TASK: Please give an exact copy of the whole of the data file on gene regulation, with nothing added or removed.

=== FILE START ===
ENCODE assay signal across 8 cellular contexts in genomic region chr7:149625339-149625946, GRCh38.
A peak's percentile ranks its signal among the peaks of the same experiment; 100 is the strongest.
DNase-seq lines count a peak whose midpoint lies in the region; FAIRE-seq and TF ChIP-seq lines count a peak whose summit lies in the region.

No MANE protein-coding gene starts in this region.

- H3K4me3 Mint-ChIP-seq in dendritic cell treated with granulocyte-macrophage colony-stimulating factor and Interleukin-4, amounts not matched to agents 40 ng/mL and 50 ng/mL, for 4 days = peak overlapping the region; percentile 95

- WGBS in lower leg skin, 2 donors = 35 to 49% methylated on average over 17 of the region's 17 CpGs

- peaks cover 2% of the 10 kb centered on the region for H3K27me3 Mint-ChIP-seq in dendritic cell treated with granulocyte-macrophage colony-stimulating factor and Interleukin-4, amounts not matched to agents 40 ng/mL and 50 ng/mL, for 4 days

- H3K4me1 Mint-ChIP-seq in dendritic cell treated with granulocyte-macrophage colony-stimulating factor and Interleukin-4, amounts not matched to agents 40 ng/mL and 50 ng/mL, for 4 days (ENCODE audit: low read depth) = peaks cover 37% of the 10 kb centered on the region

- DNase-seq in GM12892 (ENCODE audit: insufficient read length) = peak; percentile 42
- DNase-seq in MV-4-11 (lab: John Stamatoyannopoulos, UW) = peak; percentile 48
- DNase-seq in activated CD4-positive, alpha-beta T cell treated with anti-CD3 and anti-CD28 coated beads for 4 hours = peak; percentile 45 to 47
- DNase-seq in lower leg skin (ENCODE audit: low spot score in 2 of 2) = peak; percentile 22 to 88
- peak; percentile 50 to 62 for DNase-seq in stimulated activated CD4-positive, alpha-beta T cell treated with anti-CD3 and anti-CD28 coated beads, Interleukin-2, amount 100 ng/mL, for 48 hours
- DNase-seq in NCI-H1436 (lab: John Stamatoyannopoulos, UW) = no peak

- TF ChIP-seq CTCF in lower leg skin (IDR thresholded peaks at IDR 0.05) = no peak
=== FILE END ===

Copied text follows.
ENCODE assay signal across 8 cellular contexts in genomic region chr7:149625339-149625946, GRCh38.
A peak's percentile ranks its signal among the peaks of the same experiment; 100 is the strongest.
DNase-seq lines count a peak whose midpoint lies in the region; FAIRE-seq and TF ChIP-seq lines count a peak whose summit lies in the region.

No MANE protein-coding gene starts in this region.

- H3K4me3 Mint-ChIP-seq in dendritic cell treated with granulocyte-macrophage colony-stimulating factor and Interleukin-4, amounts not matched to agents 40 ng/mL and 50 ng/mL, for 4 days = peak overlapping the region; percentile 95

- WGBS in lower leg skin, 2 donors = 35 to 49% methylated on average over 17 of the region's 17 CpGs

- peaks cover 2% of the 10 kb centered on the region for H3K27me3 Mint-ChIP-seq in dendritic cell treated with granulocyte-macrophage colony-stimulating factor and Interleukin-4, amounts not matched to agents 40 ng/mL and 50 ng/mL, for 4 days

- H3K4me1 Mint-ChIP-seq in dendritic cell treated with granulocyte-macrophage colony-stimulating factor and Interleukin-4, amounts not matched to agents 40 ng/mL and 50 ng/mL, for 4 days (ENCODE audit: low read depth) = peaks cover 37% of the 10 kb centered on the region

- DNase-seq in GM12892 (ENCODE audit: insufficient read length) = peak; percentile 42
- DNase-seq in MV-4-11 (lab: John Stamatoyannopoulos, UW) = peak; percentile 48
- DNase-seq in activated CD4-positive, alpha-beta T cell treated with anti-CD3 and anti-CD28 coated beads for 4 hours = peak; percentile 45 to 47
- DNase-seq in lower leg skin (ENCODE audit: low spot score in 2 of 2) = peak; percentile 22 to 88
- peak; percentile 50 to 62 for DNase-seq in stimulated activated CD4-positive, alpha-beta T cell treated with anti-CD3 and anti-CD28 coated beads, Interleukin-2, amount 100 ng/mL, for 48 hours
- DNase-seq in NCI-H1436 (lab: John Stamatoyannopoulos, UW) = no peak

- TF ChIP-seq CTCF in lower leg skin (IDR thresholded peaks at IDR 0.05) = no peak